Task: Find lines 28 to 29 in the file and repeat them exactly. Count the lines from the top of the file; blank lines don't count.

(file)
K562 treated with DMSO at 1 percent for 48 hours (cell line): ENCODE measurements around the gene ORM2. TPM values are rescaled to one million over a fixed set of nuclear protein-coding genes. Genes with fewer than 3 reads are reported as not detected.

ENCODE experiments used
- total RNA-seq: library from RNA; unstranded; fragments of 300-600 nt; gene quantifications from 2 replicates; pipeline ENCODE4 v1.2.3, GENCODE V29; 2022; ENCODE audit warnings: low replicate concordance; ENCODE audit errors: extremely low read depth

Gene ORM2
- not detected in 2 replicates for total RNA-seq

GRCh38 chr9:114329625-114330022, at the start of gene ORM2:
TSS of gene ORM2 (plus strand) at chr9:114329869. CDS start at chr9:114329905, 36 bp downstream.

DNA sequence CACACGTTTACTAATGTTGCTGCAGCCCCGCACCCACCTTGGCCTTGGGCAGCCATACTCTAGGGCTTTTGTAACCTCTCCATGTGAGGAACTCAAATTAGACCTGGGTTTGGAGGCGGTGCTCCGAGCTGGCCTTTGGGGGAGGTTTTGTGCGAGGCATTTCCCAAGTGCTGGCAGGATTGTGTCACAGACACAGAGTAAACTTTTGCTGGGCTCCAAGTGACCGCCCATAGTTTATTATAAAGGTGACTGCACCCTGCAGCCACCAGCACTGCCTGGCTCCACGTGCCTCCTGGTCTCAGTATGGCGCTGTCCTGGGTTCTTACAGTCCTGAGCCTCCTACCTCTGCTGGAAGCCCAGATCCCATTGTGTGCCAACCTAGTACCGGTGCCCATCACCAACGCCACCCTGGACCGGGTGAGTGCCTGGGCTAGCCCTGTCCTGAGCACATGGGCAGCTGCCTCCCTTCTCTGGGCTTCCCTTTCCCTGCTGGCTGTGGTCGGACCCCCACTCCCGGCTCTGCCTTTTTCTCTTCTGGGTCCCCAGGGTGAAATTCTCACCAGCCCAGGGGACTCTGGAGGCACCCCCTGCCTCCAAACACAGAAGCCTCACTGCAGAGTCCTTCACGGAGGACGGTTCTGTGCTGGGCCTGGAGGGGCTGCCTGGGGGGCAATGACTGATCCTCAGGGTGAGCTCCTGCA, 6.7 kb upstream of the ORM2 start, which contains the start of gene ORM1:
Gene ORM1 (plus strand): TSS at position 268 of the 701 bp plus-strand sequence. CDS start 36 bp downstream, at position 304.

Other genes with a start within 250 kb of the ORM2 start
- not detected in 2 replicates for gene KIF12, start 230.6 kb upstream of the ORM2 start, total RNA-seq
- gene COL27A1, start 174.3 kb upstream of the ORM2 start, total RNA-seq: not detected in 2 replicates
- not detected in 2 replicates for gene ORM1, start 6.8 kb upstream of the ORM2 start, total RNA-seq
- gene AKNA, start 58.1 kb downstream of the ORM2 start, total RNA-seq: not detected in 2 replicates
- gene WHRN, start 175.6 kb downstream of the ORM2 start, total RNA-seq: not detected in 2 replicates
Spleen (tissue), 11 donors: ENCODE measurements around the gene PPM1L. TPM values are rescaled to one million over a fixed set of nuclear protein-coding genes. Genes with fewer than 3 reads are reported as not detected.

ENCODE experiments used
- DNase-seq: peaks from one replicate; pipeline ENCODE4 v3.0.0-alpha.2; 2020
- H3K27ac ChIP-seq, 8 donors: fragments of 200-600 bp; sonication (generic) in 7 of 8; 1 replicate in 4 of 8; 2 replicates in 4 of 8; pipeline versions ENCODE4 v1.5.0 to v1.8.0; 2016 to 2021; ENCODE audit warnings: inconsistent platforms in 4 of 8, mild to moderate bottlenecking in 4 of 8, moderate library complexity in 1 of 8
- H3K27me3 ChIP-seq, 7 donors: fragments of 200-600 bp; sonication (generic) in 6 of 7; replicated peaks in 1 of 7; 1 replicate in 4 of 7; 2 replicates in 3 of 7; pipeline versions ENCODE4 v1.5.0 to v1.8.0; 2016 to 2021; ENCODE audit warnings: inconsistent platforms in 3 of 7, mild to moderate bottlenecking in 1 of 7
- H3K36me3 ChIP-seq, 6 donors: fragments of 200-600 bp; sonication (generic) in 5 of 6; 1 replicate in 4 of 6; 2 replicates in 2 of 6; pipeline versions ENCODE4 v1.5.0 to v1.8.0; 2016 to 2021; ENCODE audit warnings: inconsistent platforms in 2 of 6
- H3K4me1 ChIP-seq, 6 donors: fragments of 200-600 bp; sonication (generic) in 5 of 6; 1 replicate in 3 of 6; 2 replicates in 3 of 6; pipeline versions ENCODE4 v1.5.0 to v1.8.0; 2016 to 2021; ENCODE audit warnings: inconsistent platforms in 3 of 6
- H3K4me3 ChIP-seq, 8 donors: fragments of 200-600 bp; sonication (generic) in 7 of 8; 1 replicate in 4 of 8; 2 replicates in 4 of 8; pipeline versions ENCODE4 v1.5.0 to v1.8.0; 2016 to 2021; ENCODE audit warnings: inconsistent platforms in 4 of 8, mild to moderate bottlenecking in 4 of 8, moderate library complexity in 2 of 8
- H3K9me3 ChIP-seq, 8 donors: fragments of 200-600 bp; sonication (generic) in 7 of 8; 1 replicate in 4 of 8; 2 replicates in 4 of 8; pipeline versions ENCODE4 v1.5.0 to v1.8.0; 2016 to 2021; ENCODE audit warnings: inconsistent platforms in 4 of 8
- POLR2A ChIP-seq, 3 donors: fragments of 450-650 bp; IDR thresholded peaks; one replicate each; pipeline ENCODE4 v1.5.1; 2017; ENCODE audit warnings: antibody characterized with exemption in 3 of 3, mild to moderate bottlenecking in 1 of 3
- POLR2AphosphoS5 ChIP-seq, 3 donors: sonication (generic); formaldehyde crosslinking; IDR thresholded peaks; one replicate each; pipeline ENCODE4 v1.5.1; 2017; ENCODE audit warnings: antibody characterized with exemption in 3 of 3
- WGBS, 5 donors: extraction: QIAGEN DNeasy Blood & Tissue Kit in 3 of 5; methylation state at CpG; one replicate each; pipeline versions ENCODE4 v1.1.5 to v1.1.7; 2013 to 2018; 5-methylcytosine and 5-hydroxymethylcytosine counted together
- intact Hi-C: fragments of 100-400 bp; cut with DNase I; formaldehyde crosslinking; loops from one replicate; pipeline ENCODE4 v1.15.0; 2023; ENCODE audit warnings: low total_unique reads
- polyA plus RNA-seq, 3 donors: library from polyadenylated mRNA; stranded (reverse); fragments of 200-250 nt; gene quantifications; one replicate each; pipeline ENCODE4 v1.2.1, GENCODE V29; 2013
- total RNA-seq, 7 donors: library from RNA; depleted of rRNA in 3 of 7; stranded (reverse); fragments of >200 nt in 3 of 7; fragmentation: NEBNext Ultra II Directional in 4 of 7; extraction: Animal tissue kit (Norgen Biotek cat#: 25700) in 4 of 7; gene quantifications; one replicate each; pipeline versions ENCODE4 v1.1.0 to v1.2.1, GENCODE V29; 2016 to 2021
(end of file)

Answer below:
- intact Hi-C: fragments of 100-400 bp; cut with DNase I; formaldehyde crosslinking; loops from one replicate; pipeline ENCODE4 v1.15.0; 2023; ENCODE audit warnings: low total_unique reads
- polyA plus RNA-seq, 3 donors: library from polyadenylated mRNA; stranded (reverse); fragments of 200-250 nt; gene quantifications; one replicate each; pipeline ENCODE4 v1.2.1, GENCODE V29; 2013